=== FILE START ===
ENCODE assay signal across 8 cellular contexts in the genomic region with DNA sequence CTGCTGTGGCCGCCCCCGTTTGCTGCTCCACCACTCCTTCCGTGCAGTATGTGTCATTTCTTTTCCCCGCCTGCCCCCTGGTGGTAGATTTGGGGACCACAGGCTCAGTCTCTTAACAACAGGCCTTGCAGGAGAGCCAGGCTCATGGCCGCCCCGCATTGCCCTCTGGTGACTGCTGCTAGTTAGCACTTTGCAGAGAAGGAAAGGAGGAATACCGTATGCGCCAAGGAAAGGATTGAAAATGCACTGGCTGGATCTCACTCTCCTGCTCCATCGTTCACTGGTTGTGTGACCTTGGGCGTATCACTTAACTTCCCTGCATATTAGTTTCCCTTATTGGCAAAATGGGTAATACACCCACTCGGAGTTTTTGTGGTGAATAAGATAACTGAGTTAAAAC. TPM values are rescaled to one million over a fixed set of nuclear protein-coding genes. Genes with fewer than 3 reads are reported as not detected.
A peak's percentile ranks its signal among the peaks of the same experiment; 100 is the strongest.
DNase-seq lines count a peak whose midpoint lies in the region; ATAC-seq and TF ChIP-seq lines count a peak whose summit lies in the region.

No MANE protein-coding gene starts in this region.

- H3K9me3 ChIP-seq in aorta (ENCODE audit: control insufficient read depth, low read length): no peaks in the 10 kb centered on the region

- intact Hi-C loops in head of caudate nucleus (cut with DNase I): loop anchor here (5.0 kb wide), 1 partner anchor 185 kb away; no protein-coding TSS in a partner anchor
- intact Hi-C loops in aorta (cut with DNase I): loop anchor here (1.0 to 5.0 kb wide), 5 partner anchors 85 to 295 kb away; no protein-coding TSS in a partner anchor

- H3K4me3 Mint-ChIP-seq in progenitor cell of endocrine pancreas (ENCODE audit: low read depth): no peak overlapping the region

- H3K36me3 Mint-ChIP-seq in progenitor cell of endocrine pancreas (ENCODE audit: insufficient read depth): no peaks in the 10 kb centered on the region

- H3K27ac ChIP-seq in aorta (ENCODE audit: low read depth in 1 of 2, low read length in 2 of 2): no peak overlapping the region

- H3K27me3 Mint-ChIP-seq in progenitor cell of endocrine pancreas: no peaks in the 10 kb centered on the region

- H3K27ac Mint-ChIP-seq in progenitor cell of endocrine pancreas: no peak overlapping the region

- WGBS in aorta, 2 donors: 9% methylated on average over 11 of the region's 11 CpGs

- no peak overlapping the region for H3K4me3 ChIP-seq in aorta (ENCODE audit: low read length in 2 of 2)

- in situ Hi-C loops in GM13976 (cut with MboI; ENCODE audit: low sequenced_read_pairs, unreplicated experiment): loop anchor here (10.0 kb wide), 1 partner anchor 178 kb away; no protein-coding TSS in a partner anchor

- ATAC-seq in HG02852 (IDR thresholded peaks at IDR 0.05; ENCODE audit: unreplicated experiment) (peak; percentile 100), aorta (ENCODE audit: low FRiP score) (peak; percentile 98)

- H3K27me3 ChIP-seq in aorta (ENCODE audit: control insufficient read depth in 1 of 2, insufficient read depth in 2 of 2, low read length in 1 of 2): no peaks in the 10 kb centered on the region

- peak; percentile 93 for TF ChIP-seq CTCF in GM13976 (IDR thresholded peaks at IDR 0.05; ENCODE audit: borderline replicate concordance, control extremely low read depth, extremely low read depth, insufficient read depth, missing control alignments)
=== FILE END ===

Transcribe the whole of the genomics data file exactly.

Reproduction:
ENCODE assay signal across 8 cellular contexts in the genomic region with DNA sequence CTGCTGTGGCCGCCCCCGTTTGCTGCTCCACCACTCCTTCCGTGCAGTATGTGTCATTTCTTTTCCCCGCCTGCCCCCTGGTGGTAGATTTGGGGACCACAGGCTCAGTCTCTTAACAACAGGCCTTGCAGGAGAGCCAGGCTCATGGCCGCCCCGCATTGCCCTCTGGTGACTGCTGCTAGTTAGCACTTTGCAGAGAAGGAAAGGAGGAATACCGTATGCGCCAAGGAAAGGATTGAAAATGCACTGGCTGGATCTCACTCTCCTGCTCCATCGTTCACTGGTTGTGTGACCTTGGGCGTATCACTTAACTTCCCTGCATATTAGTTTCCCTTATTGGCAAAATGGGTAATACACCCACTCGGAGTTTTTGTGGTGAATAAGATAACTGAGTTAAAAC. TPM values are rescaled to one million over a fixed set of nuclear protein-coding genes. Genes with fewer than 3 reads are reported as not detected.
A peak's percentile ranks its signal among the peaks of the same experiment; 100 is the strongest.
DNase-seq lines count a peak whose midpoint lies in the region; ATAC-seq and TF ChIP-seq lines count a peak whose summit lies in the region.

No MANE protein-coding gene starts in this region.

- H3K9me3 ChIP-seq in aorta (ENCODE audit: control insufficient read depth, low read length): no peaks in the 10 kb centered on the region

- intact Hi-C loops in head of caudate nucleus (cut with DNase I): loop anchor here (5.0 kb wide), 1 partner anchor 185 kb away; no protein-coding TSS in a partner anchor
- intact Hi-C loops in aorta (cut with DNase I): loop anchor here (1.0 to 5.0 kb wide), 5 partner anchors 85 to 295 kb away; no protein-coding TSS in a partner anchor

- H3K4me3 Mint-ChIP-seq in progenitor cell of endocrine pancreas (ENCODE audit: low read depth): no peak overlapping the region

- H3K36me3 Mint-ChIP-seq in progenitor cell of endocrine pancreas (ENCODE audit: insufficient read depth): no peaks in the 10 kb centered on the region

- H3K27ac ChIP-seq in aorta (ENCODE audit: low read depth in 1 of 2, low read length in 2 of 2): no peak overlapping the region

- H3K27me3 Mint-ChIP-seq in progenitor cell of endocrine pancreas: no peaks in the 10 kb centered on the region

- H3K27ac Mint-ChIP-seq in progenitor cell of endocrine pancreas: no peak overlapping the region

- WGBS in aorta, 2 donors: 9% methylated on average over 11 of the region's 11 CpGs

- no peak overlapping the region for H3K4me3 ChIP-seq in aorta (ENCODE audit: low read length in 2 of 2)

- in situ Hi-C loops in GM13976 (cut with MboI; ENCODE audit: low sequenced_read_pairs, unreplicated experiment): loop anchor here (10.0 kb wide), 1 partner anchor 178 kb away; no protein-coding TSS in a partner anchor

- ATAC-seq in HG02852 (IDR thresholded peaks at IDR 0.05; ENCODE audit: unreplicated experiment) (peak; percentile 100), aorta (ENCODE audit: low FRiP score) (peak; percentile 98)

- H3K27me3 ChIP-seq in aorta (ENCODE audit: control insufficient read depth in 1 of 2, insufficient read depth in 2 of 2, low read length in 1 of 2): no peaks in the 10 kb centered on the region

- peak; percentile 93 for TF ChIP-seq CTCF in GM13976 (IDR thresholded peaks at IDR 0.05; ENCODE audit: borderline replicate concordance, control extremely low read depth, extremely low read depth, insufficient read depth, missing control alignments)